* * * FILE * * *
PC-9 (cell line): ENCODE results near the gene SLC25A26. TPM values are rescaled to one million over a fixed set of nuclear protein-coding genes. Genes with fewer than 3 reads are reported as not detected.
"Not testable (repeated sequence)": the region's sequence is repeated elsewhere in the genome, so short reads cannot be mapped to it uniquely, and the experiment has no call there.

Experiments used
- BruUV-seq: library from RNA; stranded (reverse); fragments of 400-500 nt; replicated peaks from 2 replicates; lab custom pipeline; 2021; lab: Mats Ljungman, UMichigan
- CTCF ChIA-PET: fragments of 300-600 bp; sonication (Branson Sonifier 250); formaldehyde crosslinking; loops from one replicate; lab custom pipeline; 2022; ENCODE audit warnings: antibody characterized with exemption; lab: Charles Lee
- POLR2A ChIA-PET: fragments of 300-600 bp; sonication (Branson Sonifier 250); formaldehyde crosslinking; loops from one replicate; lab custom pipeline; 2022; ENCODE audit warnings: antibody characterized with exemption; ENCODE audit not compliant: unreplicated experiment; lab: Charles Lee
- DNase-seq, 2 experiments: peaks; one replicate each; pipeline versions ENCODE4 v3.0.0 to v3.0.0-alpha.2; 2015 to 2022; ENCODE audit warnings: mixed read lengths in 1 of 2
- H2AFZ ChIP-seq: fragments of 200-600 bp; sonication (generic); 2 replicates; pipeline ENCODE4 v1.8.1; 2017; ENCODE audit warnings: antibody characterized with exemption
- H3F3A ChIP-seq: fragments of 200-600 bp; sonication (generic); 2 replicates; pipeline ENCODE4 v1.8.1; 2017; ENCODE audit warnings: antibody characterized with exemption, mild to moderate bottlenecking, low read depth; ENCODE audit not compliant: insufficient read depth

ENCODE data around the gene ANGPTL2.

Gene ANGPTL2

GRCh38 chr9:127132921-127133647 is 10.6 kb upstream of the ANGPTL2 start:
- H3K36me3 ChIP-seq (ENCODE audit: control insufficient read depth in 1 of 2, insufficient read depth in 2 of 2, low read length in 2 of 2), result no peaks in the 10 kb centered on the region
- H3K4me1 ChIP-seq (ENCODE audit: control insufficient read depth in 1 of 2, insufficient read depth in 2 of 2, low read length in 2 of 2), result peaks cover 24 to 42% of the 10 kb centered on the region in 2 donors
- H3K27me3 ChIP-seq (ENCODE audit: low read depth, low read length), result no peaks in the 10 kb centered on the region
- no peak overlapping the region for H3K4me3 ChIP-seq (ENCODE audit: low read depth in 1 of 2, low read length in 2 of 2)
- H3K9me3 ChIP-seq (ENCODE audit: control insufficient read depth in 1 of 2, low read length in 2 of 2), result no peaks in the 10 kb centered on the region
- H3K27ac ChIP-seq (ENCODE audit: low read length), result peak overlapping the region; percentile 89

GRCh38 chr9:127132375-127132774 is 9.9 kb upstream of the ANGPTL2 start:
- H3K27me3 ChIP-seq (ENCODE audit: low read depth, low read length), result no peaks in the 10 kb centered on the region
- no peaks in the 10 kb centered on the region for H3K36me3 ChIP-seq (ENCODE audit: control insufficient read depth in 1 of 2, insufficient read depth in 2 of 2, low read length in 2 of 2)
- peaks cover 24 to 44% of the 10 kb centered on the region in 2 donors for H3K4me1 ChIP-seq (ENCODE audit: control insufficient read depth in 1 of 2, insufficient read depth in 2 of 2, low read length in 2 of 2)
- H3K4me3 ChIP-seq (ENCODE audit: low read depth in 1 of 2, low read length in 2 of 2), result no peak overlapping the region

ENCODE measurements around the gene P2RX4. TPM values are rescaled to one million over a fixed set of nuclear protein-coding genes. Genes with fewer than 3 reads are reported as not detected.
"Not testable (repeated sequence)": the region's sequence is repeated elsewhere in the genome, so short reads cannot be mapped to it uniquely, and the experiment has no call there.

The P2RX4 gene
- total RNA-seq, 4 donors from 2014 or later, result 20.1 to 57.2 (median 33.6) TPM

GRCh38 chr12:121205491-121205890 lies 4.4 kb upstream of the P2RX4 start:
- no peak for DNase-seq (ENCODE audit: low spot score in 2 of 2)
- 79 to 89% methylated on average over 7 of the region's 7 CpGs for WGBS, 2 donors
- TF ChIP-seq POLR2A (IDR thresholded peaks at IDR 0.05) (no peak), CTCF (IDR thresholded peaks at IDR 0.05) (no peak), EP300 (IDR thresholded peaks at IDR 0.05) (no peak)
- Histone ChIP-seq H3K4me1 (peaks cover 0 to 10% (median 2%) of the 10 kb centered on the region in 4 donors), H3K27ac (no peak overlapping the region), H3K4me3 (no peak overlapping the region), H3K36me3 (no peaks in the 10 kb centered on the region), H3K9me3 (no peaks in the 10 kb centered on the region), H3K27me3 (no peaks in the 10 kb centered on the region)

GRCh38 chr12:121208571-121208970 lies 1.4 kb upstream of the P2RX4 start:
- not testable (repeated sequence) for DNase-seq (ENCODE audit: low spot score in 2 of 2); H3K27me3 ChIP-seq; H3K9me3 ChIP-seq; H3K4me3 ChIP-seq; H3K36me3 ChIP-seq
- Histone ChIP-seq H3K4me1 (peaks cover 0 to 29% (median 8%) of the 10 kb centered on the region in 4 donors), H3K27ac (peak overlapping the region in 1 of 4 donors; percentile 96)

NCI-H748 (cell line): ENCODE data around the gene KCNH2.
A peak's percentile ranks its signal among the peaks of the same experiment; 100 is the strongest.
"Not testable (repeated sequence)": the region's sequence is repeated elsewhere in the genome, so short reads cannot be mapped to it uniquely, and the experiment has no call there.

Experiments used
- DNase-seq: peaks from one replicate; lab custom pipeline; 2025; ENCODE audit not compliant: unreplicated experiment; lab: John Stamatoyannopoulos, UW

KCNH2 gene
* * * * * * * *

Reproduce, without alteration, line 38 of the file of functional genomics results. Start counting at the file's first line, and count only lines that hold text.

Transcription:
"Not testable (repeated sequence)": the region's sequence is repeated elsewhere in the genome, so short reads cannot be mapped to it uniquely, and the experiment has no call there.